- Posted August 14, 2009 by
Los Angeles, California
This iReport is part of an assignment:
Time to legalize pot?
420 bail out in California, how legalizing marijuana could help close the budget gap
California is facing a financial Armageddon with a current debt of $31,032,071,291. The state government is trying to combat it by cutting government programs, public works projects, education programs, health and human services programs, state park funding, and increased taxes. Meanwhile people keep losing jobs and houses all over the state. We are headed for some serious problems in the golden state. (View CA's 2009 State Budget)
What if I told you there is a bill floating around the California State Assembly that could possibly generate $1.4 Billion in tax revenue a year and add thousands of green jobs. Sounds pretty good right? Now what if I told you this bill involves legalizing marijuana? Don't close your browser yet, let's think it through.
Marijuana has not always been known as a class one dangerous narcotic. In fact at one time the plant was the third largest agricultural crop grown in North America, even some of our founding fathers were advocates. George Washington cultivated and smoked medical-grade marijuana on his farm. Some believe he smoked the plant to ease his chronic tooth pain. Thomas Jefferson too cultivated and smoked the plant, even drafting our Declaration of Independence on paper made from hemp fibers. Benjamin Franklin cultivated the industrial form of the plant and started the first American paper mill, making paper exclusively from hemp. For fun, check out the list of American VIP's who used the green plant for one reason or another.
The high times came to an end in the late 1930's when DuPont filed a patent for nylon, plastics, and a new bleaching process for paper. DuPont's chief financial backer, who was also Secretary of Treasury under the Hoover Administration, feared that hemp may be used to make paper and plastic cutting into the companies revenue. He combated his fears by electing his nephew-in-law to head the Federal Bureau of Narcotics. In 1937 the federal government passed the Marijuana Transfer Tax Bill prohibiting industrial and medical use of marijuana, classified the buds as narcotic, and prohibited the cultivation and farming of the plant. Marijuana was classified as an illegal narcotic on the same level as heroin, cocaine, LSD and morphine. (History of Marijuana in the US)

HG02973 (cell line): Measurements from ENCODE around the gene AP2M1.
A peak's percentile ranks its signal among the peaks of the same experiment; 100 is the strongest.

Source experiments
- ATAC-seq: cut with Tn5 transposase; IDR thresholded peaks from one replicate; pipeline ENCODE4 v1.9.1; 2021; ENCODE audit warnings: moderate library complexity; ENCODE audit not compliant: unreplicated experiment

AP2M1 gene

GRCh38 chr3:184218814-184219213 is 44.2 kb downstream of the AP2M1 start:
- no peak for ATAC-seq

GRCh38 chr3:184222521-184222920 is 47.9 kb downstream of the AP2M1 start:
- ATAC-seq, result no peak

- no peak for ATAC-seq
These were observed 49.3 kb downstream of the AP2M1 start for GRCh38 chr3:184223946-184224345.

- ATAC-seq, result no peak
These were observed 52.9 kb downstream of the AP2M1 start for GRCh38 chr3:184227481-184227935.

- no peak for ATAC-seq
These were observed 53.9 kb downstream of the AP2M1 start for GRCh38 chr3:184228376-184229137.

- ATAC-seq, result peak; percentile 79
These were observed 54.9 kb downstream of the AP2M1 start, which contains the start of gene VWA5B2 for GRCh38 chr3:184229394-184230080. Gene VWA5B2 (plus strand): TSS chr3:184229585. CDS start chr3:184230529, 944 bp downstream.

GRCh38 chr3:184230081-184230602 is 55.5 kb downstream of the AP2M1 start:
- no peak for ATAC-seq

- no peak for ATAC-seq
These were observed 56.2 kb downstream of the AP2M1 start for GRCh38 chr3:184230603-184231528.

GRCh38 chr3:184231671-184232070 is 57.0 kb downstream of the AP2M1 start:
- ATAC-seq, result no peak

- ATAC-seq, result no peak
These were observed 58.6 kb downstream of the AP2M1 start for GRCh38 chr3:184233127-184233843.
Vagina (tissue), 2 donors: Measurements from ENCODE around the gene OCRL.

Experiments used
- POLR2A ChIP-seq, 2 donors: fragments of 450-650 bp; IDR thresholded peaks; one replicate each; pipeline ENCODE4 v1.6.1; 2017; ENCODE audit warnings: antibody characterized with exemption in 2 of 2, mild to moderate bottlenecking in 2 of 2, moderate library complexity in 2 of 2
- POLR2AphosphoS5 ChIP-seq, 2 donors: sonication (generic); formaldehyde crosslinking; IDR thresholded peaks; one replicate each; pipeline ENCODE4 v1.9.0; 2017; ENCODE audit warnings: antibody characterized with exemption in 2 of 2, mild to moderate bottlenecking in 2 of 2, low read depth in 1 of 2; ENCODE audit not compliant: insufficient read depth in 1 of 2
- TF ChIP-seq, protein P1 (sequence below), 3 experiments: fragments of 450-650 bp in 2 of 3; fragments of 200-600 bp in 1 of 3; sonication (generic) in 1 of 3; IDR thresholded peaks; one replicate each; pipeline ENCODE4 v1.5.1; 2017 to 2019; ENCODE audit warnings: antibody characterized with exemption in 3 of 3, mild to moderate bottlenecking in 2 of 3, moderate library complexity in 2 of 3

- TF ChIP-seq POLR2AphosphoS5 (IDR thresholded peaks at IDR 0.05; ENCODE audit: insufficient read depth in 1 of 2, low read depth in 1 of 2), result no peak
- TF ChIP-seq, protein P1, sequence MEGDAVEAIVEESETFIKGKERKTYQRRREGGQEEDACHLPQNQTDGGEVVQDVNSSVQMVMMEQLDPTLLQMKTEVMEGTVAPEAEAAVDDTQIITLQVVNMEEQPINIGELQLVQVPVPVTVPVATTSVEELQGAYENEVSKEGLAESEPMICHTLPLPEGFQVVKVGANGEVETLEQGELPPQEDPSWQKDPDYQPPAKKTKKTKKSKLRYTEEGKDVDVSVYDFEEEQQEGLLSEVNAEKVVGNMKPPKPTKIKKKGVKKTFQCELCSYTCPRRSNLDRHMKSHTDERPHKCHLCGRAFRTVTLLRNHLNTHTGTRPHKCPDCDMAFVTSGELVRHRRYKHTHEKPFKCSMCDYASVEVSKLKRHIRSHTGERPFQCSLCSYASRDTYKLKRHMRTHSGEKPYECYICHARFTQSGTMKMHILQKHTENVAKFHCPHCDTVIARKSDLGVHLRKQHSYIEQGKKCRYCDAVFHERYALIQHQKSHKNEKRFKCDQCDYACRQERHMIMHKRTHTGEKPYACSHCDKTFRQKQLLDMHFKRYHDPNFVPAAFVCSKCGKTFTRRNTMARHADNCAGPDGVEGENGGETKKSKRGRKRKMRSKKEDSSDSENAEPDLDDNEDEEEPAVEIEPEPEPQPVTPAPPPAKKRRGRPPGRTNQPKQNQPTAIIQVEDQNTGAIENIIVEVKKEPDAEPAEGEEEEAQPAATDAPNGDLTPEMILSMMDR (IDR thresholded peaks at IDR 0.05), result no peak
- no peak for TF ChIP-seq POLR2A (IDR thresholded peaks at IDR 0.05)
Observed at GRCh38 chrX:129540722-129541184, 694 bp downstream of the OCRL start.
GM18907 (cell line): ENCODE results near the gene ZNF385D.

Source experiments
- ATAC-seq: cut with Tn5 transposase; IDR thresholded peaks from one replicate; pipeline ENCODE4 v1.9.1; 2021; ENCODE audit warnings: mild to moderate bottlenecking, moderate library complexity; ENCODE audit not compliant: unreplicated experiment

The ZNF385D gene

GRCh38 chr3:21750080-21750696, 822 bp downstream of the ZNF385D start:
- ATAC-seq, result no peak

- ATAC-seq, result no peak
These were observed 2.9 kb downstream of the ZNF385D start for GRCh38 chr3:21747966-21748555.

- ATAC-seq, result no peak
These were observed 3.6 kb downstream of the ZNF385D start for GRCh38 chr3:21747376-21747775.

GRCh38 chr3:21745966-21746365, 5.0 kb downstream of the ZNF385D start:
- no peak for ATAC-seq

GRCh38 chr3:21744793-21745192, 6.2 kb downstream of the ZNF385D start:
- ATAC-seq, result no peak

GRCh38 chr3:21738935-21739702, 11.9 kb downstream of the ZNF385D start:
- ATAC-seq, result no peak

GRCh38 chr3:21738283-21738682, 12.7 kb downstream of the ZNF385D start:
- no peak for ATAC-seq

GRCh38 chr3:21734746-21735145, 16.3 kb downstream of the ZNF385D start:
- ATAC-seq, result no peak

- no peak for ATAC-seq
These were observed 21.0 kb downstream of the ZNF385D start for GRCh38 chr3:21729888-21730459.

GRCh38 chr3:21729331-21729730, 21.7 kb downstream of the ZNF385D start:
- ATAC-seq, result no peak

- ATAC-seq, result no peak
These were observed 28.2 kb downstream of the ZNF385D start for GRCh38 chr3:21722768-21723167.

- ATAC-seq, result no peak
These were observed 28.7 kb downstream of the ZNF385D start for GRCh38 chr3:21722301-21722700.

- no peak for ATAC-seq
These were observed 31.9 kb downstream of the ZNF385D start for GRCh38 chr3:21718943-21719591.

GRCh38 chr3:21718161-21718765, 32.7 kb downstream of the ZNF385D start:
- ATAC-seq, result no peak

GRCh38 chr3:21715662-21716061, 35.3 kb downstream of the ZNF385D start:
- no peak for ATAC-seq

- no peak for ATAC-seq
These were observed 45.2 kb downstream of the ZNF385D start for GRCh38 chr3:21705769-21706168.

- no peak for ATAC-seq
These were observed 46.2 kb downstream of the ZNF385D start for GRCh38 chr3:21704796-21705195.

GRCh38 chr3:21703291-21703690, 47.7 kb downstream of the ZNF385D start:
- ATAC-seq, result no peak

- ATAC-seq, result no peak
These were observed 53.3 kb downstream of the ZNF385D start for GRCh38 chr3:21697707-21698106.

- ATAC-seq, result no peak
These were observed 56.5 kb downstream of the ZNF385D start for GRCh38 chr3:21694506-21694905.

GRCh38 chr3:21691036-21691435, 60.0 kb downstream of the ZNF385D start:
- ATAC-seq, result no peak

Nearly 72 years later, it may make sense to challenge this bill and make marijuana legal in the United States again. Legalizing the plant in California has the potential to bring $1.4 billion into our economy, create opportunities for farmers (hemp is environmentally friendly and requires few pesticides and no herbicides), and create new factory jobs using the plant to make paper, textiles, biodegradable plastics, health food and fuel.
Creating new opportunities for farmers and generating thousands of green jobs
"Make the most of the Indian Hemp seed and sow it everywhere." - George Washington
Marijuana's less potent cousin hemp, is a fast growing, hardy plant that can be used to produce textiles, paper, construction materials, car parts, food and body care products. Hemp is an environmentally friendly crop to harvest, requiring no pesticides and its roots detoxifies the soil, making it an ideal rotation crop. Hemp is also fast growing reaching maturity approximately 100 days after sowing and can withstand light frosts. For California farmers, this means the possibility for two crops to be grown and harvested in a single season. That's a lot of hemp! According to a 1938 Popular Mechanics article there are over 25,000 uses for hemp. Benjamin Franklin had the right idea when he started his paper mill using hemp paper. Making paper from trees is pretty ridiculous when you think about it. Trees can take 10 – 20 years to grow vs hemp taking only 100 days to grow. Hemp makes stronger paper which can out last wood paper by centuries (good thing the Declaration of Independence was drafted on hemp paper!). Hemp does not require bleaching like wood paper does, therefor it does not poison water supplies like paper mills do. One acre of hemp can produce as much product as 10 acres of trees over a 20 year cycle. Hemphasis.net You get the point. Hemp would put farmers back in business giving them a hardy crop to rotate year round, yet the government prohibits the cultivation and harvesting of the crop. Imagine how many jobs could be created if we took advantage of the versatile hemp plant. An entirely new production industry would rise giving competition to the plastics, textiles and paper industries. Isn't competition amongst industries good for the consumer? Doesn't it make industries strive for better, more efficient ways of doing things? I think this is a win-win-win-win for the farmer, jobless, consumer and environment.
Mexican drug cartels, not going away